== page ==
Skip to main content
SearchLoginLogin or Signup

Beyond the Parentheticals: The Practice of Being in Conversation (Response to “From the Editor: The Politics of Citation in the Field of Food Studies”)

Ashanté Reese and Hanna Garth comment that citational practice begins well before the parentheses‚ with whom we choose to read and how we engage that work.

Published onJun 16, 2019
Beyond the Parentheticals: The Practice of Being in Conversation (Response to “From the Editor: The Politics of Citation in the Field of Food Studies”)

At the National Women’s Studies Association (NWSA) this year, I (Ashanté) was on a panel called, “Cite Black Women.” The panel, convened by Dr. Christen Smith, was a follow up to the popular Twitter hashtag she created to center Black women’s theorizing and writing in our various fields. Tweeters post quotes, book passages, and images of Black women they admire. The panel at NWSA was no less popular, as people packed the room on a Thursday afternoon to listen to panelists reflect on our citational practices and the value of citing Black women. In my reflections on citations, I offered a few questions including: how do we promote citing Black women while not creating an exclusionary practice that mimics the canons we seek to disrupt? How can we consider citations as a practice of care—not simply for our own work, but in terms of how we engage others? The latter is a question I would like to follow up on here, because as Dr. Keisha-Khan Perry, who was also a panelist, asked: when we say “citation” what do we actually mean? Do we only speak of adding people to the parentheses and endnotes or do we mean something broader? I think, I would add, that any citational practice that we are serious about begins well before the parentheses—with whom we choose to read and how we engage that work.

I write this after posting on Twitter about the lack of engagement with Black women scholars and Black studies in the eighth issue of Graduate Journal of Food Studies, though Black women were evoked as arbiters of the call to consider the politics of citation. I did not tag the journal or its contributors, but Catherine, then Editor-in-Chief, followed up with me on Twitter citing the examples of when Black women were cited in the respective pieces. This moment took me back to the NWSA panel and thinking about what we mean by citing people. It made me consider who are we teaching, whose work do we position as theorists, and how do we teach our students to read these works? In fields beyond Black/Indigenous/Ethnic Studies, works produced by Black scholars or about Black experiences are often considered context-specific in ways that cannot be applied more broadly. This is one of the tensions we deal with as a field. This, I think, is a tension (and maybe what I actually mean here is the sometime willful erasure) that happens in the academy. It is one reflection of what Nettles-Barcelón et al. articulate as a conundrum of Black women and our relationship to food—we are both hypervisible and unseen at the same time.[1]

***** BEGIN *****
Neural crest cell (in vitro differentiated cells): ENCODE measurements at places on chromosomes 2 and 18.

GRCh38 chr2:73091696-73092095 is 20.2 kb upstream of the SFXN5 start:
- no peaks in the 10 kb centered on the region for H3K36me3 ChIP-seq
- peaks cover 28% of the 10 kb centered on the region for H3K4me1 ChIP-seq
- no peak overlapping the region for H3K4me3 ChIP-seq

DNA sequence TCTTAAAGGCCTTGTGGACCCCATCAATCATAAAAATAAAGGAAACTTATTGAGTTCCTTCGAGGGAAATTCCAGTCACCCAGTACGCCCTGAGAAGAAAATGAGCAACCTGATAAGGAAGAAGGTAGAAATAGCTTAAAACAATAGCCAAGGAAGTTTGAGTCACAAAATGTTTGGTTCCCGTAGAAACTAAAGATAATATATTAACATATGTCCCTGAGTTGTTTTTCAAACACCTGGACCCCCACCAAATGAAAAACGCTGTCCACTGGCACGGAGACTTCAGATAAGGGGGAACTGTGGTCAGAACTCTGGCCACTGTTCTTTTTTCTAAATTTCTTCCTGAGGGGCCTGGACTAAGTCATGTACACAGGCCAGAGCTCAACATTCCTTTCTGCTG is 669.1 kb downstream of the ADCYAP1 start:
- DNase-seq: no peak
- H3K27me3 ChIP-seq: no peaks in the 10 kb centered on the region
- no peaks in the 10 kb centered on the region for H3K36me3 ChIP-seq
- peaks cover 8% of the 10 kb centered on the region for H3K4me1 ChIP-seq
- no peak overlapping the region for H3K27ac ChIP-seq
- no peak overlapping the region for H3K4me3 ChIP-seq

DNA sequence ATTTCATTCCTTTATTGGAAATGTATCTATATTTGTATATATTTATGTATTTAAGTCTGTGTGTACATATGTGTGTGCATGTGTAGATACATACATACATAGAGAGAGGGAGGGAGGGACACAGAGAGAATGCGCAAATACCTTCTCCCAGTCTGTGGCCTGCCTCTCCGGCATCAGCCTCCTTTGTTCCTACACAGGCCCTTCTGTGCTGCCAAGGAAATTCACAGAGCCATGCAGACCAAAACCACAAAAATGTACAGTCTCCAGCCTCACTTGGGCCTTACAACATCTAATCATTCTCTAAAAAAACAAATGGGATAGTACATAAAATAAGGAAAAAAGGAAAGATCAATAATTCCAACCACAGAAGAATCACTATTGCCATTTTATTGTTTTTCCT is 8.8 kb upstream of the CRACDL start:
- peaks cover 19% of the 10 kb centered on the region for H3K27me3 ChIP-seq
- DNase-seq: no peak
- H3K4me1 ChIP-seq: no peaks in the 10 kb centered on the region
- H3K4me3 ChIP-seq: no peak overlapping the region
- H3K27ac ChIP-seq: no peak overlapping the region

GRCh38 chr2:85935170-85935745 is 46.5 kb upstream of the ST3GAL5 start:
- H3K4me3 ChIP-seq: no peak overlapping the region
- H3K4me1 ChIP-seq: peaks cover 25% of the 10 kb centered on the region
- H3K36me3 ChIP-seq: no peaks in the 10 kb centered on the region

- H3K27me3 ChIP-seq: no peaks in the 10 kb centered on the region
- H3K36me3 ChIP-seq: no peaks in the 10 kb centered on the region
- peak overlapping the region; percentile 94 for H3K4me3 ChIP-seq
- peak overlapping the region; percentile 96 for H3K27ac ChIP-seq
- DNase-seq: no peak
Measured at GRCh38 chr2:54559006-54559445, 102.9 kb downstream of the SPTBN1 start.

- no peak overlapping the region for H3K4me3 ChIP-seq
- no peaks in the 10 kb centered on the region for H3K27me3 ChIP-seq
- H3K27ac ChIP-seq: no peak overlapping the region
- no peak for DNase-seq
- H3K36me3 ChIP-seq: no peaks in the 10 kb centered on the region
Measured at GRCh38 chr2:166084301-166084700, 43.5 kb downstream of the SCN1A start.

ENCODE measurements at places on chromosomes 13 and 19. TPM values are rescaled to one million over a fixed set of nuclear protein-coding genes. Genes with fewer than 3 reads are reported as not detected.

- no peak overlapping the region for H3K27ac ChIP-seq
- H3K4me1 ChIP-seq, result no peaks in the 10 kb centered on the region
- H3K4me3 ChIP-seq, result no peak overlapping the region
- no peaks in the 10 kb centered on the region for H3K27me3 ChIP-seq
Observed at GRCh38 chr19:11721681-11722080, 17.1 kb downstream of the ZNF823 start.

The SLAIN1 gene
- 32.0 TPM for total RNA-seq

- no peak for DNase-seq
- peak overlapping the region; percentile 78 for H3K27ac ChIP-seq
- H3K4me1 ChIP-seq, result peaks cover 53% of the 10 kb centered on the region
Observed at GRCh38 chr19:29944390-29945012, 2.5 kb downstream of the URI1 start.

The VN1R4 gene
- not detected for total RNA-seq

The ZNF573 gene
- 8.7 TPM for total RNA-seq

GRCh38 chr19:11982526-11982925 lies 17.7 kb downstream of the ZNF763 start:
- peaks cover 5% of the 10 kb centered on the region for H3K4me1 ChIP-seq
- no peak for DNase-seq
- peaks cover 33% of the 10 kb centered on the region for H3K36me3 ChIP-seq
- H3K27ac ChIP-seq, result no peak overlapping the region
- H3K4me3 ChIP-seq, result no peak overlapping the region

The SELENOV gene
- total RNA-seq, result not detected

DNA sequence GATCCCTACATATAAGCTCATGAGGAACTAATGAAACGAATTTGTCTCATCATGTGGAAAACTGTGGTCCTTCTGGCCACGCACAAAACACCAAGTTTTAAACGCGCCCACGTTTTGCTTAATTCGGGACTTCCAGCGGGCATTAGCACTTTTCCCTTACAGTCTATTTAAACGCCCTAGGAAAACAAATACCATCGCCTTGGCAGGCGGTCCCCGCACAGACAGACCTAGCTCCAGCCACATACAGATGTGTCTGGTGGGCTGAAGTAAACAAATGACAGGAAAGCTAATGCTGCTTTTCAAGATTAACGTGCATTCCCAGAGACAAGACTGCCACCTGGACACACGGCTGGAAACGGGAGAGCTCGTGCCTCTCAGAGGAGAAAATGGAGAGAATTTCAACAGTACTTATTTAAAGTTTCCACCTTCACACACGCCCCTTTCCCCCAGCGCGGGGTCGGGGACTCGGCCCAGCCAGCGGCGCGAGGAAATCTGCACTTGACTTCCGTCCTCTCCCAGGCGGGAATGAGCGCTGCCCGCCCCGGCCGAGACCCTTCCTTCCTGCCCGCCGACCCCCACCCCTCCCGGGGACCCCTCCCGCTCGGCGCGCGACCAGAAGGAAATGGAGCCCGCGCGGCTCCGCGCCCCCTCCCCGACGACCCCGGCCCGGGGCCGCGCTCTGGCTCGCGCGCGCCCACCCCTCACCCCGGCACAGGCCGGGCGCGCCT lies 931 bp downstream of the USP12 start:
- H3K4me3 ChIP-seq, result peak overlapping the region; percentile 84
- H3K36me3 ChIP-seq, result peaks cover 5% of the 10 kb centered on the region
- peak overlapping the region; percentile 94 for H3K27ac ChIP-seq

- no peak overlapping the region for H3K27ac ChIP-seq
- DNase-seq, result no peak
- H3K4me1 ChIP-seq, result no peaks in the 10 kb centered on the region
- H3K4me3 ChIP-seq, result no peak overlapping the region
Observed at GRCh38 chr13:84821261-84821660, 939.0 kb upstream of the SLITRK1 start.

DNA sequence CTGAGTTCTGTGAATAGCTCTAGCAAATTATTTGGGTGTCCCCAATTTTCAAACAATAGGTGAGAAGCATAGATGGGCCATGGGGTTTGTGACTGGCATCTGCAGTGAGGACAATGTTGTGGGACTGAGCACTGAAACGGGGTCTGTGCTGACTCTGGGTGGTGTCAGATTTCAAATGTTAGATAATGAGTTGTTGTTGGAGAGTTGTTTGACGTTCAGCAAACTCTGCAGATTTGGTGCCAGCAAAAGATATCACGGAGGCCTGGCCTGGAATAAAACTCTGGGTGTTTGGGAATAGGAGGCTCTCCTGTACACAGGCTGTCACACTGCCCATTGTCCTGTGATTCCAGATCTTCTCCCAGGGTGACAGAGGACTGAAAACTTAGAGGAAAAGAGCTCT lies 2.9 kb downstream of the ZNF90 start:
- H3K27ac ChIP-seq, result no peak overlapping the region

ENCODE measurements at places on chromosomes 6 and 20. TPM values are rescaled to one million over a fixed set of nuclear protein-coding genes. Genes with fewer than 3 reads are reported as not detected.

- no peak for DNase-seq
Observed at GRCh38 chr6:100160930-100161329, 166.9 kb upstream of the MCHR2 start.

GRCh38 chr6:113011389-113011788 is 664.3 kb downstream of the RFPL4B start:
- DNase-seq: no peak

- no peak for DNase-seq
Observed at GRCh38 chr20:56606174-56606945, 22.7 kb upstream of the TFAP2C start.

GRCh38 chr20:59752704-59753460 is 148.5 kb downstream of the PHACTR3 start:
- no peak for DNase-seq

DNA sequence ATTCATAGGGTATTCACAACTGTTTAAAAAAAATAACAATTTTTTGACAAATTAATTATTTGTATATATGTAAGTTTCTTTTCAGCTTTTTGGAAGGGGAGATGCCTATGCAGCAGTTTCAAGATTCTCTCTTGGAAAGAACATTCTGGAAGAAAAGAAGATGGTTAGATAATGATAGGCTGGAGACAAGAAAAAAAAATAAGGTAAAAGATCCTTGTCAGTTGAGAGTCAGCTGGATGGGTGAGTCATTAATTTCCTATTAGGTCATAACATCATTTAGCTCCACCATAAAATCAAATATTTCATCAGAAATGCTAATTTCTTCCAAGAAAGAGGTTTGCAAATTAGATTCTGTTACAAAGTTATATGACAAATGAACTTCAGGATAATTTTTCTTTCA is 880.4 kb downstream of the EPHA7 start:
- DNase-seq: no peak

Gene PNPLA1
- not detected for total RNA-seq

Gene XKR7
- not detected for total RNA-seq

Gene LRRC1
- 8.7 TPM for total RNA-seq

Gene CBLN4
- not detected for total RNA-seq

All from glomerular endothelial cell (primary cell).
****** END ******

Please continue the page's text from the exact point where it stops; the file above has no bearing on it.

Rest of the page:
I applaud the graduate students who are taking the question of citation seriously. It is bold and reflects that, perhaps, food studies is moving towards reckoning with questions of power and knowledge production. Our comments are not a reflection on you as scholars. They are a reflection of where we are as a field. We take this as an opportunity for us to ask: what do we want our field to look like, sound like, feel like? What do we want our field to be and do? Who do we want our students (and future students) to read? How will we model a citational practice that teaches them to tend to others’ work—engaging it carefully—before and beyond the parentheticals? How will we learn this ourselves? I do not pretend to have the answers. As I stated in the NWSA panel, I am learning ways to expand my own reading practices so that they may be reflected in my thinking and my writing. I am, in effect, thinking deeply about who I am in conversation with and why, sharing these thoughts with those I respect and who hold me in care as I engage work I have not before. Perhaps my own different disciplinary, methodological, and departmental trainings initially shaped with whom I was in conversation. Part of our work moving forward is to choose (and sometimes that choosing includes willfully refusing) practices that get us close to the field we want to see.

Making a Way Forward

Given these problems in the field, how do we make food studies more hospitable/open/inclusive for conversations about difference outside/beyond the parentheses? How do we take up Black scholars’ work as theoretical? Black food scholarship has a long and rich scholarly tradition, much of which has been spearheaded by Black scholars. That said, our approaches are varied, representing different theoretical, methodological, and epistemological approaches to yield different results. Given this variation, it is not sufficient to only use a singular approach to Black food studies; instead scholarly engagement should be broad and encompass a wide range of work.

If we carefully read the African American Food Studies canon, it reveals the ways in which Black cooks, and Black culinary epistemologies were erased from the history of the United States. Indeed, when we carefully read through the canon it becomes clear that Black cooks, usually women, were the creators of numerous “traditional American” dishes, but their contributions were undocumented and stolen by white cookbook authors or the white families for whom the Black cooks worked. Toni-Tipton Martin’s The Jemima Code carefully documents this erasure of Black culinary epistemologies and documents the rise of various facets of Black food culture over nearly 200 years.[2]